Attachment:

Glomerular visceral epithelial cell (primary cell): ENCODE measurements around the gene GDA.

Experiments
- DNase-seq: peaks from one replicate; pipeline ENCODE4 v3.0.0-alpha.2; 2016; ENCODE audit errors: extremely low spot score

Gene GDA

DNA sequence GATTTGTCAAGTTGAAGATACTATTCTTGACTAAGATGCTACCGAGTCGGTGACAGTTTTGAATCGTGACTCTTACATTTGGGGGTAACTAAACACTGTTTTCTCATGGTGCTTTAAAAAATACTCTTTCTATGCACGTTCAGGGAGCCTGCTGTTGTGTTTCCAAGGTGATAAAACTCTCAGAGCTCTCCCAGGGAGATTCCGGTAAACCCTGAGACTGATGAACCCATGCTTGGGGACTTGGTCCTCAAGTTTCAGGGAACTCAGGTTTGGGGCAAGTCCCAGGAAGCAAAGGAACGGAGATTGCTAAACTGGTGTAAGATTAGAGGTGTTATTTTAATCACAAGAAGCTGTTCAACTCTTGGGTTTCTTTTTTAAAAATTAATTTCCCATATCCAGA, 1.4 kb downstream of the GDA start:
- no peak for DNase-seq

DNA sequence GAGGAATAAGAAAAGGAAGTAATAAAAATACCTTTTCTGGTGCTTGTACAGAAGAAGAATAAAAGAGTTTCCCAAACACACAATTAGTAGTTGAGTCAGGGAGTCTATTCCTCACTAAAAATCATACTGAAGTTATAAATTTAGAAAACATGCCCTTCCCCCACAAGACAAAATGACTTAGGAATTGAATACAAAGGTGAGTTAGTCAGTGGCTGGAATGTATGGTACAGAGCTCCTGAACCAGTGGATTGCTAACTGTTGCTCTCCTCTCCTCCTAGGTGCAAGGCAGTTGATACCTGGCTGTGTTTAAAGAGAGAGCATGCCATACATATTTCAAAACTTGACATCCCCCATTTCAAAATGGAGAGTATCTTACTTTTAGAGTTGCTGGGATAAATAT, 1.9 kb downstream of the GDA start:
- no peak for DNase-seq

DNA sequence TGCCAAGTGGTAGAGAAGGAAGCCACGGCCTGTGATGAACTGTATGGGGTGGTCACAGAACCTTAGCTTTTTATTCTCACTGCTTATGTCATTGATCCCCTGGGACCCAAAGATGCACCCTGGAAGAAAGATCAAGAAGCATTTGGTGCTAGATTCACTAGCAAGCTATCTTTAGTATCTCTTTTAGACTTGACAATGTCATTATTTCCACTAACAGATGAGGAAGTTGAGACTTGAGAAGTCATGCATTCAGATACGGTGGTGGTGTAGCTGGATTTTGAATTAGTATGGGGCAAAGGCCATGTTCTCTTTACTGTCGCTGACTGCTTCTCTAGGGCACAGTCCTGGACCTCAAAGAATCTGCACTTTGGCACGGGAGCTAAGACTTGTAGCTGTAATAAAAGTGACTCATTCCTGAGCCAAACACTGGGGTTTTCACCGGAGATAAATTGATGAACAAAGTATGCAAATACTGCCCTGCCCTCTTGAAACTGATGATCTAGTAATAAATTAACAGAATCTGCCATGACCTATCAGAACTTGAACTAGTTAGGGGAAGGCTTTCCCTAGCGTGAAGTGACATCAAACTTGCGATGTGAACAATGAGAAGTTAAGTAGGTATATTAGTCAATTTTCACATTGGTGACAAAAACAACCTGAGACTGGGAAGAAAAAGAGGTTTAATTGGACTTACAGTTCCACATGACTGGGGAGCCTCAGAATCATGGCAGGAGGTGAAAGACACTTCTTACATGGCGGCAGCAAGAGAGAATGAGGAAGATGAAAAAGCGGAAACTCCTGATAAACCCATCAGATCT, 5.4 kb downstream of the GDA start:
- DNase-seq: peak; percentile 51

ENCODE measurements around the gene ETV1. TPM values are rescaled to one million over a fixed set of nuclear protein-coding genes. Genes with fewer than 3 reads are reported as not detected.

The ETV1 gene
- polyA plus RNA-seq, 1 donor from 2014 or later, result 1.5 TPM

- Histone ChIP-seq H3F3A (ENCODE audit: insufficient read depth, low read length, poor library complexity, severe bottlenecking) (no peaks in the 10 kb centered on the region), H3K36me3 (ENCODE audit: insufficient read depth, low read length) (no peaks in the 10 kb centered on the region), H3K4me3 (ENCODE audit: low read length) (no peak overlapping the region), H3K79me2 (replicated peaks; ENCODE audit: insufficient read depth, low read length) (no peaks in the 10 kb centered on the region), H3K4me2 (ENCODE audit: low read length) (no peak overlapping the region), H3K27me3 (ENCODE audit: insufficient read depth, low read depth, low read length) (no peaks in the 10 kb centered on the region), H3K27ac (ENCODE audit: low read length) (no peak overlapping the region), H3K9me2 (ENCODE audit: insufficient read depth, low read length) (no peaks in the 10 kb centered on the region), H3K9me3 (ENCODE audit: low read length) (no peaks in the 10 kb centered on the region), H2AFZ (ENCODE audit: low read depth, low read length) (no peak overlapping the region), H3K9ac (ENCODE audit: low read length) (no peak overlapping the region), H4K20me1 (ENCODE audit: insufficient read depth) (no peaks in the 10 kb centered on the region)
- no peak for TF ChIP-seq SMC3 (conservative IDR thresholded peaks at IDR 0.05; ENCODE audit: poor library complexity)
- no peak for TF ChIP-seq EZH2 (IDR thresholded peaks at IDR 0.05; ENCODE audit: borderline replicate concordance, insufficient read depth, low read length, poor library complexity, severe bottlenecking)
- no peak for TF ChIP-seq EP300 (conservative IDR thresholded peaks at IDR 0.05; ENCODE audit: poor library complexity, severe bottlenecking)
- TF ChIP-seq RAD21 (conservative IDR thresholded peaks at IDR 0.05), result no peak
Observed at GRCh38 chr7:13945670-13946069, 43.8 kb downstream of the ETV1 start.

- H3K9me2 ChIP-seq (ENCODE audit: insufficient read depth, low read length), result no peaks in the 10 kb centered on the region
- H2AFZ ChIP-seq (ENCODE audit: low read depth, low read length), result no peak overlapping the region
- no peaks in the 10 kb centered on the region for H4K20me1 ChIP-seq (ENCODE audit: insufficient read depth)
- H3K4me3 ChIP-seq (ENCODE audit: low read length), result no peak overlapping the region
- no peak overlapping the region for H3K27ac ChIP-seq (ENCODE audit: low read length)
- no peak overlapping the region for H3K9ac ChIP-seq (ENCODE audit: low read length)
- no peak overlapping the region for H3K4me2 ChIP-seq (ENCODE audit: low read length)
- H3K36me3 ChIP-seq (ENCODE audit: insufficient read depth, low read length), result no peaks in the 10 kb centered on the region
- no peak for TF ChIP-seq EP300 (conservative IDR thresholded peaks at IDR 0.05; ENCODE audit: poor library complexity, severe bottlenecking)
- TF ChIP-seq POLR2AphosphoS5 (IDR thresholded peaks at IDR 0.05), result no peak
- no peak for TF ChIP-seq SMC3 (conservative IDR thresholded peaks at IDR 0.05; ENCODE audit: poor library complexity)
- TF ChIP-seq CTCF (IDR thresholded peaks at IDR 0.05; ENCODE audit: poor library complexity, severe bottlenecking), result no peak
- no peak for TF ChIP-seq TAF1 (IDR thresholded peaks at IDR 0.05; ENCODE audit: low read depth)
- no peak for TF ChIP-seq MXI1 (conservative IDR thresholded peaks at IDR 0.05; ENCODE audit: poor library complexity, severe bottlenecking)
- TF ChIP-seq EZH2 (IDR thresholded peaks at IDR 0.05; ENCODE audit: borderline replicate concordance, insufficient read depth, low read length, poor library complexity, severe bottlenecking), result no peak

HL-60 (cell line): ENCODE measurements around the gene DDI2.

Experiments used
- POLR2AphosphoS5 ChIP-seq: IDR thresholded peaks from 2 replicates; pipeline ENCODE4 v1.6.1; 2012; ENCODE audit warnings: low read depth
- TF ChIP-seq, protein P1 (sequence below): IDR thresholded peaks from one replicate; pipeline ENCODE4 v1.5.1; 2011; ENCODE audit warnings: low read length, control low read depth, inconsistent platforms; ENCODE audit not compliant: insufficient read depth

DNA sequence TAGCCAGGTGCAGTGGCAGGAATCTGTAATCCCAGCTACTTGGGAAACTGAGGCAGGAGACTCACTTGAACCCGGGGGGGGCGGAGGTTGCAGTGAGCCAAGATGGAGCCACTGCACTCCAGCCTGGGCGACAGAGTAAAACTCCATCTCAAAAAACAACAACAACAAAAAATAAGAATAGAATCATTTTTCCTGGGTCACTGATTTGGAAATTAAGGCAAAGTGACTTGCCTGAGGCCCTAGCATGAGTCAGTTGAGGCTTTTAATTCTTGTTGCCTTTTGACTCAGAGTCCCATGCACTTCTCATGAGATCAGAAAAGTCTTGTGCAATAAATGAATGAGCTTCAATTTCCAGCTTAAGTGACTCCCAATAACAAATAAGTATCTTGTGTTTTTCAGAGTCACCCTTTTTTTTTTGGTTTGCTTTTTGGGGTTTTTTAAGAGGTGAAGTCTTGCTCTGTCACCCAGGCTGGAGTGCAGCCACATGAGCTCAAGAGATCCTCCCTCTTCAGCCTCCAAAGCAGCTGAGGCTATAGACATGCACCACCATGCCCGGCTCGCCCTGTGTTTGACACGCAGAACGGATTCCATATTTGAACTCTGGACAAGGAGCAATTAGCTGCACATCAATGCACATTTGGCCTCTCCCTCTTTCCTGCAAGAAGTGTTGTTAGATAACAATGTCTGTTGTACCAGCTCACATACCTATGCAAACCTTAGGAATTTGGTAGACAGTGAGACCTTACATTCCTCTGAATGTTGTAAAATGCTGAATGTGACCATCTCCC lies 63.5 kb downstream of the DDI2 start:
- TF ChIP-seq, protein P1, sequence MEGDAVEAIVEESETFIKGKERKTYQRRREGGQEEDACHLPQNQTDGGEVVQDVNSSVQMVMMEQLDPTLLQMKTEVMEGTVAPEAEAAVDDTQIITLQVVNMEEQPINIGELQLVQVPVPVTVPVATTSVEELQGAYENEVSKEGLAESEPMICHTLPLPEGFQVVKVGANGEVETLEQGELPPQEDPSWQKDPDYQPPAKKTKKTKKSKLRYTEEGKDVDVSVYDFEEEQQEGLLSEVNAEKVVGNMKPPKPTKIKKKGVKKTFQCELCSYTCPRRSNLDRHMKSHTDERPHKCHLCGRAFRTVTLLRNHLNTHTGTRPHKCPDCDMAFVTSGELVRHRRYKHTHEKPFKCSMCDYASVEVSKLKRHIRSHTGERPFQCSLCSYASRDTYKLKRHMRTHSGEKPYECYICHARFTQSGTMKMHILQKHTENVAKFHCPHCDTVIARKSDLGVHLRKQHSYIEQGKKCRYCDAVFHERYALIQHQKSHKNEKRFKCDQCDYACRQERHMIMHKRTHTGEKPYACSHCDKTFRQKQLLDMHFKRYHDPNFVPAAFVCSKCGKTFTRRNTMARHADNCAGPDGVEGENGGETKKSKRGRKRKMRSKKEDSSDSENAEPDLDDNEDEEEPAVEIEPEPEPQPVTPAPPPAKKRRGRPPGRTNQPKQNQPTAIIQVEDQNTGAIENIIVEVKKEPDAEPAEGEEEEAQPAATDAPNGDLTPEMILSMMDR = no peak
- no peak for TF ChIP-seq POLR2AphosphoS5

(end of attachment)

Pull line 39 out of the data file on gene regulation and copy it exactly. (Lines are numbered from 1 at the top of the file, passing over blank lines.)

DNA sequence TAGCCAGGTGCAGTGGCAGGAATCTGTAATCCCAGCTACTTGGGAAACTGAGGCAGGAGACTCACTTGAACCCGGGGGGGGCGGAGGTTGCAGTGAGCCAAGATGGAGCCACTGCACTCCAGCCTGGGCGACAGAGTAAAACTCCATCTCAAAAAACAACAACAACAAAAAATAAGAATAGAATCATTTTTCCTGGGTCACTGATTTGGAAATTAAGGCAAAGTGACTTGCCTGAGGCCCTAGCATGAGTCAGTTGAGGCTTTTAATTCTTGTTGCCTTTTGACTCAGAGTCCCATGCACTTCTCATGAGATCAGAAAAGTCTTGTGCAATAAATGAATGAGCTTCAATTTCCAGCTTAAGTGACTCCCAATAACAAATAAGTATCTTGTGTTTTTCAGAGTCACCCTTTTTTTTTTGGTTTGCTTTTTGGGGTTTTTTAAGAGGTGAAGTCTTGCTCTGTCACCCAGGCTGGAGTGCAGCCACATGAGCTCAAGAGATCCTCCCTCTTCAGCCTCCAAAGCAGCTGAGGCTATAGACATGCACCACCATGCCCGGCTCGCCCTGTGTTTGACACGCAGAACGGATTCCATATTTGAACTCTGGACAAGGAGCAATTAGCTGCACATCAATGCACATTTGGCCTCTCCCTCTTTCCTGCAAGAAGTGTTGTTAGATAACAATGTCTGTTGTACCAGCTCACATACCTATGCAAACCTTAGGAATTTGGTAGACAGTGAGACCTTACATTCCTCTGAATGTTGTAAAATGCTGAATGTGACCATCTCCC lies 63.5 kb downstream of the DDI2 start: